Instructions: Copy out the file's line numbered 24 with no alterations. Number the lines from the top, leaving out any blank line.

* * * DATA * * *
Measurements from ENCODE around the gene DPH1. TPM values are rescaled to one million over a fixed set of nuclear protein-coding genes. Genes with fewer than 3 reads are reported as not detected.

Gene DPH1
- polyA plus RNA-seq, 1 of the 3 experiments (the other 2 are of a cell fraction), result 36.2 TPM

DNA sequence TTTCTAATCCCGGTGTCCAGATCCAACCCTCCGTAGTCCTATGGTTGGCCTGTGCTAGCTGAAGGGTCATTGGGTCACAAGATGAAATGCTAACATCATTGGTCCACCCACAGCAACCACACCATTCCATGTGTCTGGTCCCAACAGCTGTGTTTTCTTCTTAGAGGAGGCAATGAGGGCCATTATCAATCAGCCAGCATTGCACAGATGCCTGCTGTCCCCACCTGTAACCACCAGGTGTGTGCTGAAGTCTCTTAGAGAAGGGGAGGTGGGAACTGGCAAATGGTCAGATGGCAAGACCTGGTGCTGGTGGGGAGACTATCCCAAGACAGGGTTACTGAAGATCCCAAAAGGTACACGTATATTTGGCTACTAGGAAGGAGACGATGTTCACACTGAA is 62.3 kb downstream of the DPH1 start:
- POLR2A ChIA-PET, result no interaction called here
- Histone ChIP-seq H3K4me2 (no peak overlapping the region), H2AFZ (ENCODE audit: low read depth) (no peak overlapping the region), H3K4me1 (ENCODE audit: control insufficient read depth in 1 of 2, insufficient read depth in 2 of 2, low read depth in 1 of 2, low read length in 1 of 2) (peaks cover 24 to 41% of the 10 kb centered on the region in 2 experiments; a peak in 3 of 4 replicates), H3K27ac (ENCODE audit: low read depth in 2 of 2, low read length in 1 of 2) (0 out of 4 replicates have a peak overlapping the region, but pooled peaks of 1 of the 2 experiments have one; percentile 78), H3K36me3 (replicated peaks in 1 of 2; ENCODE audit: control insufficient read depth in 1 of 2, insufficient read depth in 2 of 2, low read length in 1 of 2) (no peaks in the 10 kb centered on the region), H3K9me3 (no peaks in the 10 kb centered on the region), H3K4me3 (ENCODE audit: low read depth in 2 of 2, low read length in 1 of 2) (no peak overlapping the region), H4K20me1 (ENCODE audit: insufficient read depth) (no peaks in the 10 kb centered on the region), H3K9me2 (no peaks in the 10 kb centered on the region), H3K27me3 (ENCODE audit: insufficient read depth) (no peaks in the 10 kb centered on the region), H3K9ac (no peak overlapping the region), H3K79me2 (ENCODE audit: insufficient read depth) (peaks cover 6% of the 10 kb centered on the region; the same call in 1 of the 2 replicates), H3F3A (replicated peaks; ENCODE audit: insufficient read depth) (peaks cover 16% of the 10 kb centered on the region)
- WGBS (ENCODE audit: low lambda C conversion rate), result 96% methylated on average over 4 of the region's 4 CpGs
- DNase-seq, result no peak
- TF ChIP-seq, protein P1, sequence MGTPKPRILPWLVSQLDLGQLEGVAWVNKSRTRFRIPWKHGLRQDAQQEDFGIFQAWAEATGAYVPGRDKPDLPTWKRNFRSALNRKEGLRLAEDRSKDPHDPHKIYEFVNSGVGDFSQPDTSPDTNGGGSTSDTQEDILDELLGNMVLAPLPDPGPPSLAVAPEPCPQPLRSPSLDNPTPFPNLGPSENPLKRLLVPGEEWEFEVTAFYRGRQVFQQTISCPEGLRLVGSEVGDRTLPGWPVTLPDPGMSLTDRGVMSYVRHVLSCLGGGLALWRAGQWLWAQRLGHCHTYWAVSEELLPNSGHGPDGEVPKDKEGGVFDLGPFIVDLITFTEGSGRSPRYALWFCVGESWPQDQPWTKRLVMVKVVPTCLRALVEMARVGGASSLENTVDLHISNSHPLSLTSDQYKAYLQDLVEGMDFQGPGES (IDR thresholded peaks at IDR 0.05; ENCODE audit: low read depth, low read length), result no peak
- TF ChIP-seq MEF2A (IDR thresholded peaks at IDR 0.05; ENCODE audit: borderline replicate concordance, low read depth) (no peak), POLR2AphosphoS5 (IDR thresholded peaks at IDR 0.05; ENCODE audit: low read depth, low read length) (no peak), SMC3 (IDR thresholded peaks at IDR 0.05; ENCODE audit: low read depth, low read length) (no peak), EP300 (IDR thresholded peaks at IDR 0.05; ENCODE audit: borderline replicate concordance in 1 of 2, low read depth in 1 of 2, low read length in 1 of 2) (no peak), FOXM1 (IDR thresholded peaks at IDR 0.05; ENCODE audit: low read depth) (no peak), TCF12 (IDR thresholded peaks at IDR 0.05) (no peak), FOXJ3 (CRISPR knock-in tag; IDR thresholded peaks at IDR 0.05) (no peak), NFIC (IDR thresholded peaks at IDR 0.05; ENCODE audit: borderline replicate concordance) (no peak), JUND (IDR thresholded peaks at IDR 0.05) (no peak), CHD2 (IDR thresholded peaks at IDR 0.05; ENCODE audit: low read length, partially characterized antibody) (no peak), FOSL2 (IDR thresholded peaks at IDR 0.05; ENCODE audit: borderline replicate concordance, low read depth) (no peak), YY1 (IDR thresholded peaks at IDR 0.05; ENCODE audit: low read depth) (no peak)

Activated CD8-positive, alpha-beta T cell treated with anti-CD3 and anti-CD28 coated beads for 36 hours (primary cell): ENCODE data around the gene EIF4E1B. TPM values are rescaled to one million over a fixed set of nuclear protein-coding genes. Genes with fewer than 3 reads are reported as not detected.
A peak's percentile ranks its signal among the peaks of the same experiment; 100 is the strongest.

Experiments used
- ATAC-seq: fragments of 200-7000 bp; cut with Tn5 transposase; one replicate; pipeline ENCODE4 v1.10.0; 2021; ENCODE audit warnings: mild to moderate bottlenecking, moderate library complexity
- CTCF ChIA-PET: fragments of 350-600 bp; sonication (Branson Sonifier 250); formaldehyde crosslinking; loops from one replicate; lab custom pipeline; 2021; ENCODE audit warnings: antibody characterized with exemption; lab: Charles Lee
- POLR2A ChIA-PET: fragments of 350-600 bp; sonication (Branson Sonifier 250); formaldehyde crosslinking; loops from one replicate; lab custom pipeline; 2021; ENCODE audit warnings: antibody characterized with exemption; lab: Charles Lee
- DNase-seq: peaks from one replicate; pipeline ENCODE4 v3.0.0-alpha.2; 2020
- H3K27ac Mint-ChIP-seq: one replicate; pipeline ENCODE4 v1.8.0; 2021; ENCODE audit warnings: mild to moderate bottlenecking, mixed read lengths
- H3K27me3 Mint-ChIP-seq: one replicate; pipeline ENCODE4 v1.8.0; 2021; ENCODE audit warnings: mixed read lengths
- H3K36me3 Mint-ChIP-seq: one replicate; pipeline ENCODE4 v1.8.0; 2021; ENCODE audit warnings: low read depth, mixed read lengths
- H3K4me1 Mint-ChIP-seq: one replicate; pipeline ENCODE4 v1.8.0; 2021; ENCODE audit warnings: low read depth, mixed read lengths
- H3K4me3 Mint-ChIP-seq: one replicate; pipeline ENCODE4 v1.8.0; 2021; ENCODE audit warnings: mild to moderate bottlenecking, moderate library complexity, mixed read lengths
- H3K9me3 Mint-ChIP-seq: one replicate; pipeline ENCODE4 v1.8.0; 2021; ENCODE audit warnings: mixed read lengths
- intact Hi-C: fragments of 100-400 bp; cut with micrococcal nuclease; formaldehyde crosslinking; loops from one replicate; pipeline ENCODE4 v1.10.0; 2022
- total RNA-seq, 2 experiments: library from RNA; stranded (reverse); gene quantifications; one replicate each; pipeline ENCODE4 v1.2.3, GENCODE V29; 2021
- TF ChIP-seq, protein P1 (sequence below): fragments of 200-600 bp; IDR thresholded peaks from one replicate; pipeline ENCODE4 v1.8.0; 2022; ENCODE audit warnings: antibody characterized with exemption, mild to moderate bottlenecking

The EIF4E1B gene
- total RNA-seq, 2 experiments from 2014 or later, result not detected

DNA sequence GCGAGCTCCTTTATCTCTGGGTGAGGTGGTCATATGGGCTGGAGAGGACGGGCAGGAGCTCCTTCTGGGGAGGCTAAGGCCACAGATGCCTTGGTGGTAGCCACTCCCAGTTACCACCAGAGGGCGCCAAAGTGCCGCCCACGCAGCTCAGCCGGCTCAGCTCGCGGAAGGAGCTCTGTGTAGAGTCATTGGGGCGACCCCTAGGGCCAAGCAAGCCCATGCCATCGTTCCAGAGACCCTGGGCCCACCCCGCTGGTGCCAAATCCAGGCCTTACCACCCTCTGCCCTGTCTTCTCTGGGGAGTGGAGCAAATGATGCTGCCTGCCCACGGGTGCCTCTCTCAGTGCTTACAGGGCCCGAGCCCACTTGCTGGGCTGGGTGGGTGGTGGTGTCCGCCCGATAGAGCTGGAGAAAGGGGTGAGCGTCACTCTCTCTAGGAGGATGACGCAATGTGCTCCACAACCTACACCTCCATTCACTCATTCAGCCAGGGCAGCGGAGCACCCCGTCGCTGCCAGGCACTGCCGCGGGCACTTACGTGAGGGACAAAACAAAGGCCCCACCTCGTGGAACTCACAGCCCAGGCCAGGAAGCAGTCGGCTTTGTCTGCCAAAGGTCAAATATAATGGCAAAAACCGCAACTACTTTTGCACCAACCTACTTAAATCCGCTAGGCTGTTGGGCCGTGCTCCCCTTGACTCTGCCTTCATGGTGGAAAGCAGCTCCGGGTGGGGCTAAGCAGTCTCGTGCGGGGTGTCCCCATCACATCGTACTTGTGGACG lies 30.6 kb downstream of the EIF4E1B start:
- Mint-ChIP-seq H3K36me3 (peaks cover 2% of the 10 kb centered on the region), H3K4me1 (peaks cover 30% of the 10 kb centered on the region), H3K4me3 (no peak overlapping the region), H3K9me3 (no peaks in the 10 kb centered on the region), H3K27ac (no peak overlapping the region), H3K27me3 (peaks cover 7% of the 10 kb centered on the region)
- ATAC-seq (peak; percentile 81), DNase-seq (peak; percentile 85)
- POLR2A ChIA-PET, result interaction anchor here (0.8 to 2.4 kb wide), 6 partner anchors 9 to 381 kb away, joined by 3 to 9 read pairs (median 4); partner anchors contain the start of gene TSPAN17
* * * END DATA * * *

- intact Hi-C: fragments of 100-400 bp; cut with micrococcal nuclease; formaldehyde crosslinking; loops from one replicate; pipeline ENCODE4 v1.10.0; 2022